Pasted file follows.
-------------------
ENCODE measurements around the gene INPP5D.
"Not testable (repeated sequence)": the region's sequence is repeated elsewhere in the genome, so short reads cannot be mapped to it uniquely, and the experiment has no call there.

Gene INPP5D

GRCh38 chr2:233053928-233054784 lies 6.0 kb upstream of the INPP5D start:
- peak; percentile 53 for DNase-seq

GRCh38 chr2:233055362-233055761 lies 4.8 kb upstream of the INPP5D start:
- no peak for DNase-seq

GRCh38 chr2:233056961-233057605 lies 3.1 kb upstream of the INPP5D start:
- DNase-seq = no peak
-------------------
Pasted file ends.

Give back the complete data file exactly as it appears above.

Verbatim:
ENCODE measurements around the gene INPP5D.
"Not testable (repeated sequence)": the region's sequence is repeated elsewhere in the genome, so short reads cannot be mapped to it uniquely, and the experiment has no call there.

Gene INPP5D

GRCh38 chr2:233053928-233054784 lies 6.0 kb upstream of the INPP5D start:
- peak; percentile 53 for DNase-seq

GRCh38 chr2:233055362-233055761 lies 4.8 kb upstream of the INPP5D start:
- no peak for DNase-seq

GRCh38 chr2:233056961-233057605 lies 3.1 kb upstream of the INPP5D start:
- DNase-seq = no peak